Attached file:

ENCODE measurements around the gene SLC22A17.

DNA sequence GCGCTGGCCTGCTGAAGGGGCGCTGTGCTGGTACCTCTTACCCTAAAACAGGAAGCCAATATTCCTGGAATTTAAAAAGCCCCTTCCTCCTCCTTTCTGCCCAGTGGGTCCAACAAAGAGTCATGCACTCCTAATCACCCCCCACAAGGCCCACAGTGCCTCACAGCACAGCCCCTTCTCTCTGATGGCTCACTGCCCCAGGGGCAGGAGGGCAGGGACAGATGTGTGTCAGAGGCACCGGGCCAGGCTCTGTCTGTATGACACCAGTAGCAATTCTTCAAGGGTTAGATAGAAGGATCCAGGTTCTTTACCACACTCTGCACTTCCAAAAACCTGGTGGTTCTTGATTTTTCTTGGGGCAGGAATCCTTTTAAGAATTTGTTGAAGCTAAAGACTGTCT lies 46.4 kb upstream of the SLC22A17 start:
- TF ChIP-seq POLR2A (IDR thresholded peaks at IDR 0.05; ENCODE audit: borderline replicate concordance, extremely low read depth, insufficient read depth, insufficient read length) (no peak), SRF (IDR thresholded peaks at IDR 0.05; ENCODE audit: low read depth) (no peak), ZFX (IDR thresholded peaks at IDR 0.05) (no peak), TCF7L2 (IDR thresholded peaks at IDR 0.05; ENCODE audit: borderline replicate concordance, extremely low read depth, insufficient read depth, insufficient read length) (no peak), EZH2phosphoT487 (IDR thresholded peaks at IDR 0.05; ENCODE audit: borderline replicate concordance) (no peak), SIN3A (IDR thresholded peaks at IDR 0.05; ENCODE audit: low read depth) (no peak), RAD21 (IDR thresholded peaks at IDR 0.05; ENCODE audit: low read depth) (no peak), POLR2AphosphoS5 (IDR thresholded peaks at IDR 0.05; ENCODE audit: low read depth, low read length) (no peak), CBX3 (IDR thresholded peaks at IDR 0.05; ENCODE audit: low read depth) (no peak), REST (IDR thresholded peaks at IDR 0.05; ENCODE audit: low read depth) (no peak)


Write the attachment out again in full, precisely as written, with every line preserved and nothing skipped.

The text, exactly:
ENCODE measurements around the gene SLC22A17.

DNA sequence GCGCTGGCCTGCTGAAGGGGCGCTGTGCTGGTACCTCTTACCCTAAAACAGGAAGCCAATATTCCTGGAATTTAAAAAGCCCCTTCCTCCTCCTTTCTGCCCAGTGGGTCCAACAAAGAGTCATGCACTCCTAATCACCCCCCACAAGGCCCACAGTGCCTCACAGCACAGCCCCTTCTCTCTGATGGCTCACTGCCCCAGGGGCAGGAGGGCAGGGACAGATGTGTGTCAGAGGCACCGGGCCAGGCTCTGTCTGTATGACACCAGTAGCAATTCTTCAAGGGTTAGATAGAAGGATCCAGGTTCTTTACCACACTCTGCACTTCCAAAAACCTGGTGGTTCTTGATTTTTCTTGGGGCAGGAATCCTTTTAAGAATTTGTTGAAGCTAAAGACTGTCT lies 46.4 kb upstream of the SLC22A17 start:
- TF ChIP-seq POLR2A (IDR thresholded peaks at IDR 0.05; ENCODE audit: borderline replicate concordance, extremely low read depth, insufficient read depth, insufficient read length) (no peak), SRF (IDR thresholded peaks at IDR 0.05; ENCODE audit: low read depth) (no peak), ZFX (IDR thresholded peaks at IDR 0.05) (no peak), TCF7L2 (IDR thresholded peaks at IDR 0.05; ENCODE audit: borderline replicate concordance, extremely low read depth, insufficient read depth, insufficient read length) (no peak), EZH2phosphoT487 (IDR thresholded peaks at IDR 0.05; ENCODE audit: borderline replicate concordance) (no peak), SIN3A (IDR thresholded peaks at IDR 0.05; ENCODE audit: low read depth) (no peak), RAD21 (IDR thresholded peaks at IDR 0.05; ENCODE audit: low read depth) (no peak), POLR2AphosphoS5 (IDR thresholded peaks at IDR 0.05; ENCODE audit: low read depth, low read length) (no peak), CBX3 (IDR thresholded peaks at IDR 0.05; ENCODE audit: low read depth) (no peak), REST (IDR thresholded peaks at IDR 0.05; ENCODE audit: low read depth) (no peak)